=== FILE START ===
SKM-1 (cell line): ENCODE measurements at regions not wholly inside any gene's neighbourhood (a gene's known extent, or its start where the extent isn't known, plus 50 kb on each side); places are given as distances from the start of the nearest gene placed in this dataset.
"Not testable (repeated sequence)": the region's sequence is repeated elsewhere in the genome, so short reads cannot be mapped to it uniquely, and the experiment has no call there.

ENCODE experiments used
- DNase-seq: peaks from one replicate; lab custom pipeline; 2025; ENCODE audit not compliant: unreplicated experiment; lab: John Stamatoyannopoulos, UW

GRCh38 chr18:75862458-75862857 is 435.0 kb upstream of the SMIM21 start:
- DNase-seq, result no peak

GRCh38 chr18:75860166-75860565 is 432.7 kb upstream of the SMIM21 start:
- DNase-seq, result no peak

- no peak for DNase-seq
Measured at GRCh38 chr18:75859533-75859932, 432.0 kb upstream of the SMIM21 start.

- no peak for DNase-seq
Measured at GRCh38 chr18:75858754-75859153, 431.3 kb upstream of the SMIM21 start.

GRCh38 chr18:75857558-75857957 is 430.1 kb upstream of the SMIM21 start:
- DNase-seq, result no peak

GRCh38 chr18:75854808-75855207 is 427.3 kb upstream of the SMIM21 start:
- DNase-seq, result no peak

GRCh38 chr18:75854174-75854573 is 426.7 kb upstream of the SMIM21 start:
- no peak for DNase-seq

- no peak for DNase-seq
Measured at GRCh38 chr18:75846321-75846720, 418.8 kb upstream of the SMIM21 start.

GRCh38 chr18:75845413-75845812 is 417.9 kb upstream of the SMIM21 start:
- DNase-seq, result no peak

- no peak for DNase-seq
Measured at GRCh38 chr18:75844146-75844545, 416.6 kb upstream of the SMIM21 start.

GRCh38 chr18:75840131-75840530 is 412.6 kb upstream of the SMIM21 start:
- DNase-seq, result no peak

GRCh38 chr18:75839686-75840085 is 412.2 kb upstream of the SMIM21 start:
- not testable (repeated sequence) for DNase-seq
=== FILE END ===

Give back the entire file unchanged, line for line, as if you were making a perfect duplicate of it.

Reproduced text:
SKM-1 (cell line): ENCODE measurements at regions not wholly inside any gene's neighbourhood (a gene's known extent, or its start where the extent isn't known, plus 50 kb on each side); places are given as distances from the start of the nearest gene placed in this dataset.
"Not testable (repeated sequence)": the region's sequence is repeated elsewhere in the genome, so short reads cannot be mapped to it uniquely, and the experiment has no call there.

ENCODE experiments used
- DNase-seq: peaks from one replicate; lab custom pipeline; 2025; ENCODE audit not compliant: unreplicated experiment; lab: John Stamatoyannopoulos, UW

GRCh38 chr18:75862458-75862857 is 435.0 kb upstream of the SMIM21 start:
- DNase-seq, result no peak

GRCh38 chr18:75860166-75860565 is 432.7 kb upstream of the SMIM21 start:
- DNase-seq, result no peak

- no peak for DNase-seq
Measured at GRCh38 chr18:75859533-75859932, 432.0 kb upstream of the SMIM21 start.

- no peak for DNase-seq
Measured at GRCh38 chr18:75858754-75859153, 431.3 kb upstream of the SMIM21 start.

GRCh38 chr18:75857558-75857957 is 430.1 kb upstream of the SMIM21 start:
- DNase-seq, result no peak

GRCh38 chr18:75854808-75855207 is 427.3 kb upstream of the SMIM21 start:
- DNase-seq, result no peak

GRCh38 chr18:75854174-75854573 is 426.7 kb upstream of the SMIM21 start:
- no peak for DNase-seq

- no peak for DNase-seq
Measured at GRCh38 chr18:75846321-75846720, 418.8 kb upstream of the SMIM21 start.

GRCh38 chr18:75845413-75845812 is 417.9 kb upstream of the SMIM21 start:
- DNase-seq, result no peak

- no peak for DNase-seq
Measured at GRCh38 chr18:75844146-75844545, 416.6 kb upstream of the SMIM21 start.

GRCh38 chr18:75840131-75840530 is 412.6 kb upstream of the SMIM21 start:
- DNase-seq, result no peak

GRCh38 chr18:75839686-75840085 is 412.2 kb upstream of the SMIM21 start:
- not testable (repeated sequence) for DNase-seq